The other bowed stiffly. “As you wish.” He turned to the gunmen. “Ready!” he cried, opening an enormous mouthful of yellow teeth.
The doctor considering how a bullet can contain a supper of roast game…freedom…a river of sadness…the end of a noble career…travelling at two-thousand feet per second..with rifles positioned about thirty feet away…upon being fired…the projectiles would arrive in about twelve thousandths of a second…but taking into account air-resistance…partial differential equation…”
seeing: childhood = Alabama (to the sounds of Sweet Nadine: huge, crowned with red hair, her beautiful voice + his own father: a thick and elongated torso; great great great grandson of noted physician and chemist Joseph Black = discoverer of carbon dioxide…If he were killed he would sorely miss the chicken heart back at his laboratory on Long Island which he had kept alive for twenty-seven years pulsating in a solution of sea salt.
“This is unpleasant,” he thought.
It contains the following: “If you start reading it, you are not going to put it down before you get to the final page…”
Clouds of yellow smoke curled upward, like slowly revolving apparitions in the light of the immense and stately candles which were placed, dozen upon dozen, throughout the interior of the cathedral; – the ceiling, the cupola, seemingly as high over head as the night sky – thoroughly Romanesque, Byzantine, ornate décor protruding from all sides, dripping from above like stalactites, surging from the walls in carven stone and bronze panels, rising in grand pillars, winking in frescoed patches and chapels: the depiction of men at arms and others martyred; a few modern contrivances, the worst of contemporary art, dropped in, for juxtaposition, ugly slashes to enhance the already turbulent presence of the bizarre.
The small figure stood before the seated gathering. She sang into the microphone in an untrained, slightly cacophonic voice that was yet buttered with faith. Sheathed in the coarse, clean costume of her calling, vestal white; eyes like raisins behind simple spectacles; her voice uttered that modulated praise to Him, Master of all human affairs, Creator and Ruler of the universe.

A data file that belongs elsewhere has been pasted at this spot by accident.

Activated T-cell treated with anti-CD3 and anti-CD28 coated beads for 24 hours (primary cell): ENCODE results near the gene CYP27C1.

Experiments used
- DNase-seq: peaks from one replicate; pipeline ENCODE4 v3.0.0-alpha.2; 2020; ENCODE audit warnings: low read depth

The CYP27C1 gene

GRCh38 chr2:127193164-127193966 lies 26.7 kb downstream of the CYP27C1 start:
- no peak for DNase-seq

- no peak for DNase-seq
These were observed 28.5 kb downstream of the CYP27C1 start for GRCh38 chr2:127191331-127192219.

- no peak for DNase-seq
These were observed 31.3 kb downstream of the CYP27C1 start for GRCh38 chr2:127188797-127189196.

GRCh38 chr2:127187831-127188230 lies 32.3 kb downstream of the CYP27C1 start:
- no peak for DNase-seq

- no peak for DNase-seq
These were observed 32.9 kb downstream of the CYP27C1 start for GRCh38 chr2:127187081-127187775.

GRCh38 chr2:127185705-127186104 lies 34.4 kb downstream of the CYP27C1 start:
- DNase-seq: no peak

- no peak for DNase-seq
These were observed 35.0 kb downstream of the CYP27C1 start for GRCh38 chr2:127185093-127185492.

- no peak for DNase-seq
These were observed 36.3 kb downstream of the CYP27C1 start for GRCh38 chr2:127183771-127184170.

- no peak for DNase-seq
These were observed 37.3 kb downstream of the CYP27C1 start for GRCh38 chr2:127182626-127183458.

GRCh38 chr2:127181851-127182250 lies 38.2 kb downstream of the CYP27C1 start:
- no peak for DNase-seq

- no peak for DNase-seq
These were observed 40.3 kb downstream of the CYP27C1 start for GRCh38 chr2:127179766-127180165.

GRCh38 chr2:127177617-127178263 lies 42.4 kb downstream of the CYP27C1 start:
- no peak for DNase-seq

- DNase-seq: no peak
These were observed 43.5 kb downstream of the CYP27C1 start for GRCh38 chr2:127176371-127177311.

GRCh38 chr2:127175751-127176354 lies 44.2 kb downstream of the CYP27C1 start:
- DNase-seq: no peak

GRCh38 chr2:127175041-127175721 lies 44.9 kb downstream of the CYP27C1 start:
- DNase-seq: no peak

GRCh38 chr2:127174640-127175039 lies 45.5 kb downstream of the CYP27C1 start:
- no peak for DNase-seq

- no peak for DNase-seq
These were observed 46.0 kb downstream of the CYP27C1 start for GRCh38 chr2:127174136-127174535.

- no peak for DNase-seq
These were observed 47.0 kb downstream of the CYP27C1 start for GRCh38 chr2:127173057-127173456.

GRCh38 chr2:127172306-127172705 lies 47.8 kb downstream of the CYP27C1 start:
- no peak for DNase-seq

The smoke plumed upward: aromatic, reminiscent of decomposed saints, hypnotic as it joined to the rhythmical chanting.
A beggar woman, a mad woman, obese and malformed (the majority of the weight being confined between her lower torso and hams), struggled along one darkened side of the cathedral, the struggle all the more grim for the radical difference in length between her left leg and right. The disparity was made up by a proportionate wooden heel, which shuffled and clapped along the floor. Others, healthy in leg if not feeble in mind, lay their hands on the sarcophagus of Saint Anthony.
But the vast majority of the visitors, pilgrims, rushed with remarkable haste onward, towards the brain of the cathedral. There a queue had formed and people pushed forward impatiently, rising on tip-toes and craning their necks. A child, a veritable cherub, innocent of social manners, wound its way ahead of the rest, its grandmother following in its wake, apologising as she went. It mounted the low steps on hands and knees and then, before the glass case, rose and stretched its arms out, the people parting on either side.
“Excuse me! Excuse me!” the grandmother said, hastening forward. And, with the words, “Oh, bambino,” on her smiling lips, she hoisted the child up, so it could view what it had so impetuously sought after: A tongue mounted on a pin, like a dried cactus; a jaw, gums intact, teeth the colour of gorgonzola.